Results 1 to 19 of 19
  1. #1
    Join Date
    Feb 2011
    Location
    Southend, Essex, UK
    Posts
    7

    Default Moving from Commercial to Top Bar

    Hi everyone,
    this is my first post so first of all hey! I've got a few commercial hives and have done for a few years but im looking at moving into a more natural approach and start using top bar hives as well/instead.

    I wondered if anyone had any experience moving established colonies from frame hives to top bar and has any tips?

    Also, I'm nto sure when to move them. I want to do it before the colony grows too big for summer and there's a lot of brood, but not so early they cant forage and replace lost stores in transit and get over the shock. Would march be a good time to make the move?

    Many thanks

    Max

  2. #2
    Join Date
    Aug 2002
    Location
    Nehawka, Nebraska USA
    Posts
    46,127

    Default Re: Moving from Commercial to Top Bar

    I would just move to foundationless. Cut the combs out of the center of the frames and leave a row of cells, or if they are plastic foundation, cut a wooden strip to put in the groove for a guide and continue to do it with the equipment you have. The problem with top bar hives is that they have a fixed space and therefore require a lot more frequent intervention. Foundationless will give you the natural comb with your current equipment.
    Michael Bush bushfarms.com/bees.htm "Everything works if you let it." ThePracticalBeekeeper.com 40y 200h 37yTF

  3. #3
    Join Date
    Feb 2011
    Location
    Southend, Essex, UK
    Posts
    7

    Default Re: Moving from Commercial to Top Bar

    Hmmmm, I see your thinking. What intervention would you say there is more of in TBH, from what i'd looked at it seems like a less intervening method? Some of my reasons for TBH were lack fo queen excluding and using honey froms as a natural lateral ''brood'' exlcuder'' also, having all frames over a mesh floor looked cleaner to me, with a huge reduction in drop-off varao climbing back or landing on bits below. Another thing, is brood congestion of drones and dispersion of pheremones, along with communication throughout the hive through vibrating combs which is dampened by frames.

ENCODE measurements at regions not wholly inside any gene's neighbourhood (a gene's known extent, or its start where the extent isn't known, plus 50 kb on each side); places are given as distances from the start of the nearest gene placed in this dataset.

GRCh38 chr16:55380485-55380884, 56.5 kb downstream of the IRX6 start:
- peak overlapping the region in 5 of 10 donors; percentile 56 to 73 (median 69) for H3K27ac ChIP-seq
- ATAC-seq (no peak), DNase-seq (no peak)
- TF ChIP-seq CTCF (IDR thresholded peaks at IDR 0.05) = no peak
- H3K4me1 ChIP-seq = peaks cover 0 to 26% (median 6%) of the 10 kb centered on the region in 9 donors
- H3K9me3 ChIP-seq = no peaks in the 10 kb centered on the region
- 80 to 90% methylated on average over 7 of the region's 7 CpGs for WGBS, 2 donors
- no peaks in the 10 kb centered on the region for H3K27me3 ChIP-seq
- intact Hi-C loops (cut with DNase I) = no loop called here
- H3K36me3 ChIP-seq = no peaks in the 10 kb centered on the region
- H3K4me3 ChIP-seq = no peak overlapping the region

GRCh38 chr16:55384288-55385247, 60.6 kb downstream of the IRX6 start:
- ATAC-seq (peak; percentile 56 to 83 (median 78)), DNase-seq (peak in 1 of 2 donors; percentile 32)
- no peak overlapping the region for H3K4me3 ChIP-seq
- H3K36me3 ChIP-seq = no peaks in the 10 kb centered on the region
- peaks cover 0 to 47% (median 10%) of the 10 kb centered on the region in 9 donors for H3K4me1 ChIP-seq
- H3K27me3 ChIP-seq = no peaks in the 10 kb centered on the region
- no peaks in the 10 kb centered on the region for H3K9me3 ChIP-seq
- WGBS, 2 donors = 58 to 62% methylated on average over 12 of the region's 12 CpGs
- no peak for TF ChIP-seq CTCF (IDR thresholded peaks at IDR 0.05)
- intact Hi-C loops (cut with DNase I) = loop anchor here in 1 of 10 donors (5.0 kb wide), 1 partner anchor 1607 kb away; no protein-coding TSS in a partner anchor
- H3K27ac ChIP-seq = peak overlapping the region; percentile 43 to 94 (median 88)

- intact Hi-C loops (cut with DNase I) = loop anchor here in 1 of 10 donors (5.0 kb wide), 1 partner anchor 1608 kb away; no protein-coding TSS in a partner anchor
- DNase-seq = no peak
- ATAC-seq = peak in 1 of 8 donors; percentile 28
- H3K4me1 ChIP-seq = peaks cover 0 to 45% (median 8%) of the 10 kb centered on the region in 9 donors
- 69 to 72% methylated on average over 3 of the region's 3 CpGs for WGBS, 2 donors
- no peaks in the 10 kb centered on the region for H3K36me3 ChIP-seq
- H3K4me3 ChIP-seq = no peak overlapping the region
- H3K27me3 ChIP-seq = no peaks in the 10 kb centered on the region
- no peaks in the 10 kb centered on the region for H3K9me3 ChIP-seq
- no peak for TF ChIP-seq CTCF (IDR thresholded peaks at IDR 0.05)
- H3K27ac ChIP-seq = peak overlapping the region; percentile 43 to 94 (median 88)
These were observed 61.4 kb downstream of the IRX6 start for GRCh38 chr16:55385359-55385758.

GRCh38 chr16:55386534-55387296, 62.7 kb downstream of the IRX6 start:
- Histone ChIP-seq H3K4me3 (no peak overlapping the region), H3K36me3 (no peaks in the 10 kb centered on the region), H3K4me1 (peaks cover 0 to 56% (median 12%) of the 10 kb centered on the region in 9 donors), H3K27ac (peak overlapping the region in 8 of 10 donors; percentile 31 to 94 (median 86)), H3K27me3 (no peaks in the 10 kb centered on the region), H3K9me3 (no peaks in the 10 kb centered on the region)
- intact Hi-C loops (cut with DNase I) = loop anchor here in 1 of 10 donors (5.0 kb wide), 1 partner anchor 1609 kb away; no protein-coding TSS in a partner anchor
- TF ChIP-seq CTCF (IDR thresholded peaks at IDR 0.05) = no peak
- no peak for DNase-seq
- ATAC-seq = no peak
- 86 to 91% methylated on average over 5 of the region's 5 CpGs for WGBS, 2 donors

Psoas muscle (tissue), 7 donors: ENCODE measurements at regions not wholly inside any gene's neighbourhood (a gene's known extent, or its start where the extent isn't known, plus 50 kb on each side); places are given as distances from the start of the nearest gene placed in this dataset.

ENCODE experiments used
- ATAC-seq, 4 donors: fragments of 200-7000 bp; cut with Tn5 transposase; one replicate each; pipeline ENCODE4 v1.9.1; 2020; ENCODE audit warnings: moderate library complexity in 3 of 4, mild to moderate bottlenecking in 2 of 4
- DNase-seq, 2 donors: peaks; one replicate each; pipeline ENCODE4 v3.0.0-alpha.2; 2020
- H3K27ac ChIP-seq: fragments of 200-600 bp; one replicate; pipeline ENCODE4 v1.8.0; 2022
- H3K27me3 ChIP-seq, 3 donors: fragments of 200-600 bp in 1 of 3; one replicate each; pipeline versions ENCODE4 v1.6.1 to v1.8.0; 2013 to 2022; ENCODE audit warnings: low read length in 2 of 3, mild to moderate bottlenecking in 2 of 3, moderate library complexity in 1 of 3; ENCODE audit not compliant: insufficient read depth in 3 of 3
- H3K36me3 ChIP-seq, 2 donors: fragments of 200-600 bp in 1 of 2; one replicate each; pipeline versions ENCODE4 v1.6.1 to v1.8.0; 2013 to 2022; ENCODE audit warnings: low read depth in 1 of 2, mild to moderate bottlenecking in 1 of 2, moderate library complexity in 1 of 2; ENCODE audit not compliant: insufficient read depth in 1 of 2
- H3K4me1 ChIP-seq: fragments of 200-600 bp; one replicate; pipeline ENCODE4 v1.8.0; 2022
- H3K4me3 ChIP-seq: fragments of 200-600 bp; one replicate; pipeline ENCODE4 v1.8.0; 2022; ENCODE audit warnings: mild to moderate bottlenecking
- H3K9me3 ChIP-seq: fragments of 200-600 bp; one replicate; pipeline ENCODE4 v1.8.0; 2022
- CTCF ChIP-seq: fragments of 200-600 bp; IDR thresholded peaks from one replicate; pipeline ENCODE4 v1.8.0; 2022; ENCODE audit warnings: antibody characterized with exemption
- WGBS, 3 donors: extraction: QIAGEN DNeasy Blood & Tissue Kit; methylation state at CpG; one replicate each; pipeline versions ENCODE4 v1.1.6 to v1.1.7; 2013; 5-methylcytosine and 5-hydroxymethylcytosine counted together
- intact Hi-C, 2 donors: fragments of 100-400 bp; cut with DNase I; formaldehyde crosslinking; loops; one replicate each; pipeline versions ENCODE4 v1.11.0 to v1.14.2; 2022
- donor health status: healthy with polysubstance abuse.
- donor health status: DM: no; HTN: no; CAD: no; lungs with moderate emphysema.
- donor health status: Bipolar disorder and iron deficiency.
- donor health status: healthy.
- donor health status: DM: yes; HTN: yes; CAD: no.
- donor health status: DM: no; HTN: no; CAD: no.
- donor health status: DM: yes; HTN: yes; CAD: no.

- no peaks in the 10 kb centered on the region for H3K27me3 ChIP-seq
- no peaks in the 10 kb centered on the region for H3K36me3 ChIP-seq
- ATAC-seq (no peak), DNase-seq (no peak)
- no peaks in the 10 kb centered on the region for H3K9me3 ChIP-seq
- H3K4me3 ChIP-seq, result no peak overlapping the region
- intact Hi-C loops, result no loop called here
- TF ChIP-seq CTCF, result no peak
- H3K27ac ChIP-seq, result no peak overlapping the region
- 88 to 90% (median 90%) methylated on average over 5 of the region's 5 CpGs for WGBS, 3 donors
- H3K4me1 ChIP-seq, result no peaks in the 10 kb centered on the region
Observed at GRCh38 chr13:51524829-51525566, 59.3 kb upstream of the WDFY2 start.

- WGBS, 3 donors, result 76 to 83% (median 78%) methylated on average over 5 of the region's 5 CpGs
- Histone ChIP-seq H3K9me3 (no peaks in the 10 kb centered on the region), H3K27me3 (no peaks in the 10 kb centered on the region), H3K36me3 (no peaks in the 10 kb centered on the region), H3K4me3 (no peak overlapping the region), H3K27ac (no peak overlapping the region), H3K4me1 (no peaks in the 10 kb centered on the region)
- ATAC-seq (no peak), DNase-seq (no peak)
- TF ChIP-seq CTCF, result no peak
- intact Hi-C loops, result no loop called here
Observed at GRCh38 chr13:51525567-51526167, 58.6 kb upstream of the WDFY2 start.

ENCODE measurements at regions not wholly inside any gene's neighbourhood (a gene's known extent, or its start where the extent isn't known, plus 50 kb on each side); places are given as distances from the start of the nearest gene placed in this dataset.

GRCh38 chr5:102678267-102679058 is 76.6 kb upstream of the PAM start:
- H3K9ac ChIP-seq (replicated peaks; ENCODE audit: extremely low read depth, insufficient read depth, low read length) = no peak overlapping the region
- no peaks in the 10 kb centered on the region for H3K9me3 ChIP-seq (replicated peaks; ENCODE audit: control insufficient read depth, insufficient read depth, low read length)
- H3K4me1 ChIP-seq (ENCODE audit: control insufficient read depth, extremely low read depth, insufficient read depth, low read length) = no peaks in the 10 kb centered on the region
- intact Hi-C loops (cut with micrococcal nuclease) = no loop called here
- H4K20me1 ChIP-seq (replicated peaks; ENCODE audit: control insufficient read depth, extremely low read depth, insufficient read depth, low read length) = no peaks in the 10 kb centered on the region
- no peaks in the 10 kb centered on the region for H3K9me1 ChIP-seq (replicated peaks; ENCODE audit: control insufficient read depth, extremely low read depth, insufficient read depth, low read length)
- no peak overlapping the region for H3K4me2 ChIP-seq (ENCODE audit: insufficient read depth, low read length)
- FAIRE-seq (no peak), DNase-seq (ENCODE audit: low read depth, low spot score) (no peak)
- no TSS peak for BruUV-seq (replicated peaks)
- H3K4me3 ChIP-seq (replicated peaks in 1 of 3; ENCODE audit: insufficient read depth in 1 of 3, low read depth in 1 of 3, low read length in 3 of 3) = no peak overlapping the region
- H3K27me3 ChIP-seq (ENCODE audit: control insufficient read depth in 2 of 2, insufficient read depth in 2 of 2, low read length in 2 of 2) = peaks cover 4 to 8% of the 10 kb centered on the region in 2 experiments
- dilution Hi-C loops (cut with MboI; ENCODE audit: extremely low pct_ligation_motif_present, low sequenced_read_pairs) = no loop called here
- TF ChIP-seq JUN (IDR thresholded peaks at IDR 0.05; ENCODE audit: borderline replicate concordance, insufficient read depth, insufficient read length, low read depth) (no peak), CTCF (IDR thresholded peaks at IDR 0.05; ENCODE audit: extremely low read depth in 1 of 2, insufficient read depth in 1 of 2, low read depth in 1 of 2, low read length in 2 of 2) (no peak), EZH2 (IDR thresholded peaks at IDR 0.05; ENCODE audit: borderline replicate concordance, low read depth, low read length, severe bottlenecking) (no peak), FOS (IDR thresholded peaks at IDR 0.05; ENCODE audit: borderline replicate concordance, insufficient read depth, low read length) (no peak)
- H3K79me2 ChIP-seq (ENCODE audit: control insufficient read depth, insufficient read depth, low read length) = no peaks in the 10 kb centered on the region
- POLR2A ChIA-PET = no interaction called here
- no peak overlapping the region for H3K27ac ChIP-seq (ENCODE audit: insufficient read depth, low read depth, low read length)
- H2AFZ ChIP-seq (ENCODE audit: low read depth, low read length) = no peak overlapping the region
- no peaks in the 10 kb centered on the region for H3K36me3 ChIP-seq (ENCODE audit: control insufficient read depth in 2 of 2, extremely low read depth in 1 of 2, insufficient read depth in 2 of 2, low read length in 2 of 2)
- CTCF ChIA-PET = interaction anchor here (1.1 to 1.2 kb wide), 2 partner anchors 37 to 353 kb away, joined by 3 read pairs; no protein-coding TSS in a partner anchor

In the mthod you suggest, would you leave the side bars on and bottom bar?

  4. #4
    Join Date
    Feb 2011
    Location
    Southend, Essex, UK
    Posts
    7

    Default Re: Moving from Commercial to Top Bar

    sorry for the typing errors! writing on a tiny keyboard!

  5. #5
    Join Date
    Jun 2004
    Location
    Jackson, MO
    Posts
    1,858

    Default Re: Moving from Commercial to Top Bar

    Seems you've already been indoctrinated. The TBH segment of our beekeeping craft tends to think the rest of us are "industrial" beekeepers with "commercial" hives. Maybe I have "hobby" hives!

    But I digress. I am a conventional, Langstroth, non-chemical beekeeper. Last year I acquired a TBH with all the discriminatory literature. I did it for the education and experience as beginners and wannabees were calling me, wanting to get into bees and feeling like the TBH was the way to go. Many were under the impression that this was the only acceptable method and was "natural."

    My rookie experience, after one year, is that TBH requires a whole different mindset. The fixed enclosure limits available space and they will swarm. Your honey production will be limited as well. Your harvesting options are limited, but with the decreased potential for honey production, the extra time it takes to harvest the smaller production is not really an issue. My bees, a feral swarm I tossed into the TBH, did very well. It was wall-to-wall brood and I had to split them and give the split to a beginner TBH enthusiast to keep my bees from swarming.

    I think the TBH is great for someone who just wants to mess around with bees with low expectations. The bees seem to do well without any intervention, but the beekeeper receives a compensatory return on his management, or the lack of it. This TBH was just as expensive as a Langstroth hive. Like a Langstroth hive, you can make the components on a table saw.

    I'm not discouraging anyone from keeping bees, and I'm not discouraging anyone from starting out in a TBH. But it's a different ball game with the TBH, kind of like comparing croquet to golf. Same idea, vastly different rules and results.

    There's a guy on the "For Sale" forum selling TBH. Maybe you could PM him on his experience and what he found out and why he's switching to the "industrial" hive.

    Grant
    Jackson, MO
    Beekeeping With Twenty-five Hives: https://www.createspace.com/4152725

  6. #6
    Join Date
    Feb 2011
    Location
    Southend, Essex, UK
    Posts
    7

    Default Re: Moving from Commercial to Top Bar

    Thanks for the post, sorry I probably came across a bit dismissive in my previous post when i read it back i didnt mean to, simply giving my reasons. Ive kept commercials for a few years and i guess the initaial look of TBH just looked a bit more appearling. I understand what you mean on the space issue. from your experience If i was to make a longer than average top bar with a dummy board as they grew they would use the space laterally or not?

    I tend to find my stackable hives gum up quite quickly with the extra seems and spaces for the bees to fill with propolis. My other isse ive had in the past is after spinning comb and putting it back. bits of honey left in the comb seem to crystalise and seed the new crop into setting too early, hence why contyinual virgin comb seemed more appealing.